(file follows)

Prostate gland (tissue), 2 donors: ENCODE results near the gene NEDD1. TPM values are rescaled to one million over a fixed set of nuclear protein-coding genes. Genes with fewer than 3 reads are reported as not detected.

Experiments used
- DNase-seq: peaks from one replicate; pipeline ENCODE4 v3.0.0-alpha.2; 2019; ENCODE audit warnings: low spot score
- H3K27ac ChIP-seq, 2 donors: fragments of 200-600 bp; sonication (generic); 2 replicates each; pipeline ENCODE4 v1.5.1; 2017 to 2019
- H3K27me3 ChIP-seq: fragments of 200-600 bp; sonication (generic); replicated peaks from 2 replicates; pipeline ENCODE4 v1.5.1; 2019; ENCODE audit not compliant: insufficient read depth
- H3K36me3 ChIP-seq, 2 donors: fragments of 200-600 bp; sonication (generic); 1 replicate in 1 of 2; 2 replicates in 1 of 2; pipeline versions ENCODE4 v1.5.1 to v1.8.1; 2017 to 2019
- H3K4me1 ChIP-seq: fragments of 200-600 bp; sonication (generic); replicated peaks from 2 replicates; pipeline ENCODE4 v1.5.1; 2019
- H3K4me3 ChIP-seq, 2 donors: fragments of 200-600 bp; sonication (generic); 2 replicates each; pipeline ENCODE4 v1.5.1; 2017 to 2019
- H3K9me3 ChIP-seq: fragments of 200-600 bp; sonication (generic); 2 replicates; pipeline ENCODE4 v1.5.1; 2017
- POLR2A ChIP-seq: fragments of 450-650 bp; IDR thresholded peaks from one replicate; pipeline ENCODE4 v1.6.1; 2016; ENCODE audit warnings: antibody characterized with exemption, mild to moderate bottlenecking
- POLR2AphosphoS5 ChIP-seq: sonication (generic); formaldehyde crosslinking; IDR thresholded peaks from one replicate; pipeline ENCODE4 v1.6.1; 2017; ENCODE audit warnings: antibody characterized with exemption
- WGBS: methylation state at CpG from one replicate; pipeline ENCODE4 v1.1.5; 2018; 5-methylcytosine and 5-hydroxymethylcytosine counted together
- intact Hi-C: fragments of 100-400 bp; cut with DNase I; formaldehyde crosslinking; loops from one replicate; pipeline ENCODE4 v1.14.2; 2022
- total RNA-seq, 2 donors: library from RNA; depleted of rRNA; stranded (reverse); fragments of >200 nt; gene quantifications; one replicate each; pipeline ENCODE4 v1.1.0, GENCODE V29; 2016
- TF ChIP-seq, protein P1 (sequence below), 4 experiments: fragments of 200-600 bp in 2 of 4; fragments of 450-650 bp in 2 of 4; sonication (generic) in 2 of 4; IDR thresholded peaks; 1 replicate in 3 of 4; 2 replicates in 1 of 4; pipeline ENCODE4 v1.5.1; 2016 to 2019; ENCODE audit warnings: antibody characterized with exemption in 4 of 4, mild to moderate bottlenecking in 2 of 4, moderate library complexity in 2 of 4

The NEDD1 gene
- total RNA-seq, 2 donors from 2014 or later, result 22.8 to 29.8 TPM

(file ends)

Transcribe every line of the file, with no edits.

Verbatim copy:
Prostate gland (tissue), 2 donors: ENCODE results near the gene NEDD1. TPM values are rescaled to one million over a fixed set of nuclear protein-coding genes. Genes with fewer than 3 reads are reported as not detected.

Experiments used
- DNase-seq: peaks from one replicate; pipeline ENCODE4 v3.0.0-alpha.2; 2019; ENCODE audit warnings: low spot score
- H3K27ac ChIP-seq, 2 donors: fragments of 200-600 bp; sonication (generic); 2 replicates each; pipeline ENCODE4 v1.5.1; 2017 to 2019
- H3K27me3 ChIP-seq: fragments of 200-600 bp; sonication (generic); replicated peaks from 2 replicates; pipeline ENCODE4 v1.5.1; 2019; ENCODE audit not compliant: insufficient read depth
- H3K36me3 ChIP-seq, 2 donors: fragments of 200-600 bp; sonication (generic); 1 replicate in 1 of 2; 2 replicates in 1 of 2; pipeline versions ENCODE4 v1.5.1 to v1.8.1; 2017 to 2019
- H3K4me1 ChIP-seq: fragments of 200-600 bp; sonication (generic); replicated peaks from 2 replicates; pipeline ENCODE4 v1.5.1; 2019
- H3K4me3 ChIP-seq, 2 donors: fragments of 200-600 bp; sonication (generic); 2 replicates each; pipeline ENCODE4 v1.5.1; 2017 to 2019
- H3K9me3 ChIP-seq: fragments of 200-600 bp; sonication (generic); 2 replicates; pipeline ENCODE4 v1.5.1; 2017
- POLR2A ChIP-seq: fragments of 450-650 bp; IDR thresholded peaks from one replicate; pipeline ENCODE4 v1.6.1; 2016; ENCODE audit warnings: antibody characterized with exemption, mild to moderate bottlenecking
- POLR2AphosphoS5 ChIP-seq: sonication (generic); formaldehyde crosslinking; IDR thresholded peaks from one replicate; pipeline ENCODE4 v1.6.1; 2017; ENCODE audit warnings: antibody characterized with exemption
- WGBS: methylation state at CpG from one replicate; pipeline ENCODE4 v1.1.5; 2018; 5-methylcytosine and 5-hydroxymethylcytosine counted together
- intact Hi-C: fragments of 100-400 bp; cut with DNase I; formaldehyde crosslinking; loops from one replicate; pipeline ENCODE4 v1.14.2; 2022
- total RNA-seq, 2 donors: library from RNA; depleted of rRNA; stranded (reverse); fragments of >200 nt; gene quantifications; one replicate each; pipeline ENCODE4 v1.1.0, GENCODE V29; 2016
- TF ChIP-seq, protein P1 (sequence below), 4 experiments: fragments of 200-600 bp in 2 of 4; fragments of 450-650 bp in 2 of 4; sonication (generic) in 2 of 4; IDR thresholded peaks; 1 replicate in 3 of 4; 2 replicates in 1 of 4; pipeline ENCODE4 v1.5.1; 2016 to 2019; ENCODE audit warnings: antibody characterized with exemption in 4 of 4, mild to moderate bottlenecking in 2 of 4, moderate library complexity in 2 of 4

The NEDD1 gene
- total RNA-seq, 2 donors from 2014 or later, result 22.8 to 29.8 TPM